May 21, 2022
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ColumnsPopped Culture

Climate movies address issues

“Unless someone like you cares a whole awful lot, nothing is going to get better. It’s not.” – Dr. Seuss, “The Lorax” 

As an environmentally conscience child whose physche was terrorized by climate change, these words offered me comfort and hope. But a big part of growing up for me was realizing that these words were not necessarily true. Climate change is a systematic problem that can not be solved by a single person making personal sacrifices. It can not be solved by 500 people making personal sacrifices and our media needs to reflect that.   

“The Lorax” is useful for introducing children to climate change but the issue is much more complex than what can be easily expressed in a picture book. It is only the introduction to the first chapter of something an entire college major can be designed around. It can not be the primary piece of media we look to discuss climate change. To understand climate change and its wide range of consequences, we need a wide range of media taking on different perspectives. 

Don’t Look Up,” a climate change allegory film about two scientists trying to warn the world about a comet that will inevitably destroy the Earth. The film came out in December 2022 and brought discussion on science denial into the limelight. The film stands out for many reasons; it does not sugar coat the terror of climate change, it does not make its audience feel hopeful, it does not present climate change as something an individual person can solve and its not for children. Where “the Lorax ” pats you gently on the head, “Don’t Look Up” screams in your face and that is exactly what a passive adult audience needs.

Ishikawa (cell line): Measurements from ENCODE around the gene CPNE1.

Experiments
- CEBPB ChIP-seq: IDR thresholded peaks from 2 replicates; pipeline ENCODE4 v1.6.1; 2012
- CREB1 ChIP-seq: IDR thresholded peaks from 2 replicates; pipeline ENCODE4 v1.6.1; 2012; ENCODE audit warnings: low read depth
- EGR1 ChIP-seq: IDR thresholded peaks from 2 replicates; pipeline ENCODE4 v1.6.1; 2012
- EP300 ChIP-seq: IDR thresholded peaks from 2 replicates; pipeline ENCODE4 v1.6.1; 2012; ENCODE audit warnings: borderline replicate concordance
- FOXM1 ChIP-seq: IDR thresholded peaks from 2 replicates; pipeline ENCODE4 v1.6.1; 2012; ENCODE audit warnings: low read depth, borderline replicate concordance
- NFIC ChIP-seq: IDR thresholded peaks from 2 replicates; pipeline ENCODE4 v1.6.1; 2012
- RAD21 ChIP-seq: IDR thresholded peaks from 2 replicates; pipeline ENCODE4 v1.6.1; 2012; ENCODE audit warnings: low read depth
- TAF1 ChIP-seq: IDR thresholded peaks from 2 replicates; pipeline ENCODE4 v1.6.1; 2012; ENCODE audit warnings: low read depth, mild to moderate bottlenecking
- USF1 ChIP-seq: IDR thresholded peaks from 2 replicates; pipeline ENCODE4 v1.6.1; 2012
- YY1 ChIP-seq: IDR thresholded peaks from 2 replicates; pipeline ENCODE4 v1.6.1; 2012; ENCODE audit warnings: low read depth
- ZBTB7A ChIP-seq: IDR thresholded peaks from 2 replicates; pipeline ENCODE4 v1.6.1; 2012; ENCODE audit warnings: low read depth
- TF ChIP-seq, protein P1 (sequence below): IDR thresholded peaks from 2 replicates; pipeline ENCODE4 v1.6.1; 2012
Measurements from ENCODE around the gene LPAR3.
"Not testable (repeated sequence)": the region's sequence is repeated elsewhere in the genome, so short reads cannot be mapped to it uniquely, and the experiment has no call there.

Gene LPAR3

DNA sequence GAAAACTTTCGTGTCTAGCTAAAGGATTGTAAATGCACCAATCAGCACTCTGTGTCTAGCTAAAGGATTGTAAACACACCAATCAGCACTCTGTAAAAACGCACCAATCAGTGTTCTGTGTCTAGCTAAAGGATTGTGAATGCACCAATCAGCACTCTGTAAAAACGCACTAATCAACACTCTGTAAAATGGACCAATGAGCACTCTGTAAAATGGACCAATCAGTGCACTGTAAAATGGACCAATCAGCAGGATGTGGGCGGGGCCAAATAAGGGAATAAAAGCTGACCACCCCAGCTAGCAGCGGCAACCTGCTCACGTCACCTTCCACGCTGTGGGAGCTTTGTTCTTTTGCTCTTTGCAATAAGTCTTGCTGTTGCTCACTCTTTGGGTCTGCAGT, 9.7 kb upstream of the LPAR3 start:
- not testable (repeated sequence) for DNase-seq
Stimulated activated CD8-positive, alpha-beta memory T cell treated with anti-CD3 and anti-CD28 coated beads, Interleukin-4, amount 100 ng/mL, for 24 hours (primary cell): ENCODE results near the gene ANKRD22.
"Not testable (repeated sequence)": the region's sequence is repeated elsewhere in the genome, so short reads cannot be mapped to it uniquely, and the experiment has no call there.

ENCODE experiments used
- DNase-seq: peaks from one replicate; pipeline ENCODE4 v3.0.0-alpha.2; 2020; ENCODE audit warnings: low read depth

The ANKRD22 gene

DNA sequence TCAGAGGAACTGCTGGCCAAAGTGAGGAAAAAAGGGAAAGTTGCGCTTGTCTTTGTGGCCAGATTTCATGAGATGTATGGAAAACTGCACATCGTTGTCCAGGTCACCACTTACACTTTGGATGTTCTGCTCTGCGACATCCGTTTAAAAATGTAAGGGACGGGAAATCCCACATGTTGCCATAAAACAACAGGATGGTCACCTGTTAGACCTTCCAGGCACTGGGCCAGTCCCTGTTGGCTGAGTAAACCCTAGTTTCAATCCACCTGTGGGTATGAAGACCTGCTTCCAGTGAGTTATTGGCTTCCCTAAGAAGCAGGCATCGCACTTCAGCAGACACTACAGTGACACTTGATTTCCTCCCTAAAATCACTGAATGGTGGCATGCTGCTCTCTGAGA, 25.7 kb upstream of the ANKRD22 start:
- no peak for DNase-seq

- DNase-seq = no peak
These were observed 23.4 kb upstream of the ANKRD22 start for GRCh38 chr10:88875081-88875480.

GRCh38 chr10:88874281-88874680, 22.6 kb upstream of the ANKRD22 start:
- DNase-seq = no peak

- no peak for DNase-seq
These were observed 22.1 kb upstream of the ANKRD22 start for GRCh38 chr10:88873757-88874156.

However, “Don’t Look Up” is more about climate denial and our hesitancy to act than it is about climate change itself. This is not necessarily a bad thing, its this is a topic that needs to be discussed, but the film doesn’t capture the slow moving impact of climate change. There is no exact day of impact like there is for a comet. 

Admittedly, climate change is a difficult topic to discuss in fiction. There are so many moving parts, and it’s hard for one piece of media to capture it all, impossible even. It’s also very easy for authors to come off as preachy and lose their audience completely. James Patterson tried his hand at discussing climate change in his YA novel series “Maximum Ride.” While most of the series focuses on genetically engineered kids with bird wings running away from the evil scientists that created them, in the fourth book, “The Final Warning,” the kids find themselves working with some good scientists researching climate change. 

The book is a strange installment in the story as the rest of the series has nothing to do with climate change and is full of instances of the main character, Max, giving climate change facts directly to the reader. 

Simply dropping climate change themes and facts into a story doesn’t work. The themes need to be built into the world to be successfully explored. Hayao Miyazaki’s “Princess Mononoke” is a beautiful and brutal film that explores humanity’s relationship with nature. The story is about a prince who becomes involved in a war between a mining town and the gods of a local forest. The film does a fantastic job of showing the dual edges of industry. Lady Eboshi, the leader of the mining town, is clearly cutting the forest to expand the town’s industry, but she has also created jobs in the town for people who may not otherwise have them, like women and the disabled. The town’s extraction of resources is harmful, but it has also greatly improved the lives of the people who live there. This is why the cycle of humanity taking from the environment is so hard to break. But inevitably we will need to find a balance. 

Due to its slow and ever present threat, climate change all too easily falls into the background of our lives, and while we don’t need to hyper focus on it at all times we need to keep the discussion going. Exploring media that bring these topics to the forefront will make sure we keep talking.   

Maddy Martin can be reached at mmartin5@ithaca.edu